“Academia is American liberals’ sanctuary, their fortress, their source. By controlling the campuses, the Left is able to control much of the nation’s intellectual debate,” said my colleague Jay Schalin at last year’s State Policy Network convention.
Whether it’s neo-Marxism, “progressive” indoctrination, social engineering, or environmentalism, Schalin noted, a lot of really bad ideas and trends are first conceived and developed on American campuses.
Leftists are firmly entrenched in the Ivory Tower, and have been for decades. Postmodernism now trumps the classical conception of the liberal arts education, and “social justice” is the academy’s watchword. Many ideas of a more objective, scientific, and traditional nature are ignored and disparaged as reactionary, “dead white male” apologetics.
While they often speak eloquently about “diversity,” leftists certainly don’t mean diversity of thought.
Fortunately, students don’t have to stand idly by while the weight of ideological oppression bears down on them.
That’s because there are dozens of established internship programs around the country—many designed with the budding conservative or libertarian in mind—that provide bright and motivated individuals opportunities to enhance their resumes while learning about the foundations of liberty.
To get a sense of what’s out there, let’s look at this past summer’s Pope Center internship program, which I had the pleasure of supervising. Later in this article I’ll provide links to internship opportunities at other think tanks.
Our 12-week program lasted from late May to early August and was funded by an outside donor. Three college students—two from UNC-Chapel Hill and one from North Carolina State University—helped our writers conduct research, participated in a weekly book colloquium, and attended talks presented by college professors and policy analysts, such as Duke University political science professor Jonathan Anomaly and Roy Cordato, vice president of research at the John Locke Foundation in Raleigh. Each intern also wrote an article published on our website.
Through research projects, the interns became familiar with higher education’s big issues. These include the relationship between financial aid and rising tuition prices, credential inflation, administrative bloat, and increasing political correctness and politicization on campus. Along the way, the students picked up some practical skills and, since this was their first “real job,” a bit of the professionalism that even the most mature college students often lack. They learned how to prioritize, organize, and articulate the dense information they researched.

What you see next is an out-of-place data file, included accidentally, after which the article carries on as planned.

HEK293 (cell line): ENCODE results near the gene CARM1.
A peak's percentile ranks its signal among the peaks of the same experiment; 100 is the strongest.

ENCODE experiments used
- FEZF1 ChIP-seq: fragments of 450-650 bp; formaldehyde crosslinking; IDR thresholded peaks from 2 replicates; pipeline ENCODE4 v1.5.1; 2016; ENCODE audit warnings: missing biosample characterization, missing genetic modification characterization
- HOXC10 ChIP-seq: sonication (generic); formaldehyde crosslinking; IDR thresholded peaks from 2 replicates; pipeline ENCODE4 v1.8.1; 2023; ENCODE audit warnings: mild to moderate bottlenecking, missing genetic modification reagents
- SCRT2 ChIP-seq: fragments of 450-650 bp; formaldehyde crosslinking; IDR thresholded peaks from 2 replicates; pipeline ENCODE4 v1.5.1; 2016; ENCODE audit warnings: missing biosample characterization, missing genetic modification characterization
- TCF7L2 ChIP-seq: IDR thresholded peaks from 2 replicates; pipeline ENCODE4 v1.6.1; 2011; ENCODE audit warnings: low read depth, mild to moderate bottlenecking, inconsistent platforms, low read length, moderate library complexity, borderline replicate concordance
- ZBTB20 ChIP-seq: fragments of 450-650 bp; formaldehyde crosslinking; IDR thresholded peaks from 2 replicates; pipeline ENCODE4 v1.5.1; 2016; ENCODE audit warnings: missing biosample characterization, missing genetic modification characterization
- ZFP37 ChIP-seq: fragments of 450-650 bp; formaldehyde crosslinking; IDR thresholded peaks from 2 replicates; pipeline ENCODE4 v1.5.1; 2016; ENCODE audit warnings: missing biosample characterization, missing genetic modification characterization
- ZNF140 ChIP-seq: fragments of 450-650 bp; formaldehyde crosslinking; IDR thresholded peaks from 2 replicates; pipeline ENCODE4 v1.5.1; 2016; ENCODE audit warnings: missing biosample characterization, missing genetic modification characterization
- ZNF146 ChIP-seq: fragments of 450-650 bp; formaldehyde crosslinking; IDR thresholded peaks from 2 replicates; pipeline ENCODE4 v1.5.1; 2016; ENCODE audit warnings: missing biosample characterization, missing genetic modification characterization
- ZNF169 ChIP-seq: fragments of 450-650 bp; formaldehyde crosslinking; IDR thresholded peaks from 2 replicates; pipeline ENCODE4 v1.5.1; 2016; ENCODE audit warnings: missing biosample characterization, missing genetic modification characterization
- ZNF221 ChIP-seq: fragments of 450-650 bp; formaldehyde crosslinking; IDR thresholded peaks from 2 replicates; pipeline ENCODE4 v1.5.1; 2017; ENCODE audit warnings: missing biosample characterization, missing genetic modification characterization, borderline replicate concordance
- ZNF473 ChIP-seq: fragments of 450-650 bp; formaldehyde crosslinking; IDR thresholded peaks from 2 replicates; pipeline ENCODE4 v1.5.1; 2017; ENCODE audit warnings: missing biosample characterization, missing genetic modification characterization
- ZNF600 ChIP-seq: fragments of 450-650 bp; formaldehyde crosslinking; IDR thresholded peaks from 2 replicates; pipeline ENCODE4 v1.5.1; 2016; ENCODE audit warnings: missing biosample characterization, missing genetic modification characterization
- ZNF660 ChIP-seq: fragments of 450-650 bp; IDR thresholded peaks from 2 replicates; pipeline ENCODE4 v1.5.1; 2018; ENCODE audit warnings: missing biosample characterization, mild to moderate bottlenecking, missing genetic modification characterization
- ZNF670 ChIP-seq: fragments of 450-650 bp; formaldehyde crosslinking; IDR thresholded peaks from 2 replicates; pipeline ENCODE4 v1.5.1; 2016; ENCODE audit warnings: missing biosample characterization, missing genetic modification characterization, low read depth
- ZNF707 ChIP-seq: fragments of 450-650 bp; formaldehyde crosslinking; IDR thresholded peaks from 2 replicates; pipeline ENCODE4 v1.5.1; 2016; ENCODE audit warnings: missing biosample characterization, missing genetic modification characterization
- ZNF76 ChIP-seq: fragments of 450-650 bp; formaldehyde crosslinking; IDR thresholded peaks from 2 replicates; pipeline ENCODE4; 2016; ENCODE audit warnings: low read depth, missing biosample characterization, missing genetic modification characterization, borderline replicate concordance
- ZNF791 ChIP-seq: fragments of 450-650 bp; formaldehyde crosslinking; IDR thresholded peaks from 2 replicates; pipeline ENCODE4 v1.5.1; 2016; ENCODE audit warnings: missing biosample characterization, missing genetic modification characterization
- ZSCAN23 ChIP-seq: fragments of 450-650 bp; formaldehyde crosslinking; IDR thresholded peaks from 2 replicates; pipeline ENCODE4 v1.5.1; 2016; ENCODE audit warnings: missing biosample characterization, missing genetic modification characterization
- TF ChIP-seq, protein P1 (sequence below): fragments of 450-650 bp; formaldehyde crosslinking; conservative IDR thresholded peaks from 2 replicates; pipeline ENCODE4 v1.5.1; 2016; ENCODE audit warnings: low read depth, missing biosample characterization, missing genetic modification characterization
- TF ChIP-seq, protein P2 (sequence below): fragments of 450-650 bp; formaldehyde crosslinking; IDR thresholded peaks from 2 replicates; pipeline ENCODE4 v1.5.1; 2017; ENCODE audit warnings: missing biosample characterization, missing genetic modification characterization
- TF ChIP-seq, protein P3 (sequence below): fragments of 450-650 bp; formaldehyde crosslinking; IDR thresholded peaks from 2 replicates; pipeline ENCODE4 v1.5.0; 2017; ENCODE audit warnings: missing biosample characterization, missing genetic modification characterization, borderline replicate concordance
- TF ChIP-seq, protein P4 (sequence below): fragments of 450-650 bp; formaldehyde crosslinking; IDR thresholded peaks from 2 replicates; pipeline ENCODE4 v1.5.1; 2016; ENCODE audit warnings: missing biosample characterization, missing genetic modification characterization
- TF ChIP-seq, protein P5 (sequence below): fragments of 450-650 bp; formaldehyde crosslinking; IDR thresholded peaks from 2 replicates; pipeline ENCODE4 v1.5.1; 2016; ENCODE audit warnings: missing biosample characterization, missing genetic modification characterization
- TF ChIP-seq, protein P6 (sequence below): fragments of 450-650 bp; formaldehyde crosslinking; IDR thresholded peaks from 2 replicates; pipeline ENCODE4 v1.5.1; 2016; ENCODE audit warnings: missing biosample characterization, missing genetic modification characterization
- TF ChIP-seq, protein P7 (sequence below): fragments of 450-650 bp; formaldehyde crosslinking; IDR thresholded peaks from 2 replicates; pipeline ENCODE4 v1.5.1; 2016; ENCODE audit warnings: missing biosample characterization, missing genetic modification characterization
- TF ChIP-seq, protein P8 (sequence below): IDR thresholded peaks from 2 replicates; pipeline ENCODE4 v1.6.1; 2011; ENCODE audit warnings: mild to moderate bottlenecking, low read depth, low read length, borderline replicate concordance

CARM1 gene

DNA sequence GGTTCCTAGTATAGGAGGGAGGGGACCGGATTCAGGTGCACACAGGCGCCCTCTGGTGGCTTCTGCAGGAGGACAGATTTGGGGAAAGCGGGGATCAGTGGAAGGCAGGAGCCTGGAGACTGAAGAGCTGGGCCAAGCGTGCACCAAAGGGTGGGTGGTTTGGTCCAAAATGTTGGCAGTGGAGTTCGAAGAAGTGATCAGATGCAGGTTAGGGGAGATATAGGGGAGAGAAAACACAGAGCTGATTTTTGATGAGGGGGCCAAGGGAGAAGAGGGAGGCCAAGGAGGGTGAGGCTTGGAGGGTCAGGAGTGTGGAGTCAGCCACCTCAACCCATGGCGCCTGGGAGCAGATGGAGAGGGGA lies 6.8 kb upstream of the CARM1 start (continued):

The interns also learned about classical liberal ideas and free market economics through our book colloquium. I emphasized those subjects because, whenever I look back on my undergraduate experience, I regret that I didn’t receive very much exposure to them. Tragically, most people can graduate from high school and college without having become familiar with the principles of liberty, such as natural rights and the rule of law, which motivated the country’s founders. I hoped that such centuries-old ideas and their moral and logical premises would seep in and inspire the interns to learn more on their own time.
And so, between bites of pizza, we discussed the works of authors such as Frederic Bastiat, Henry Hazlitt, and Leonard Read, classical liberals who eloquently described the fundamentals of freedom and economics and whose words continue to inspire and inform those who read them. For the interns, whose K-12 and collegiate courses had paid no attention to such authors, the intellectual light bulbs turned on and the curiosity intensified. In that atmosphere of discovery, it’s easy to lose track of time; during one session, I looked up and realized we had spent two hours discussing Read’s classic work of economic poetry, “I, Pencil.” Back to work!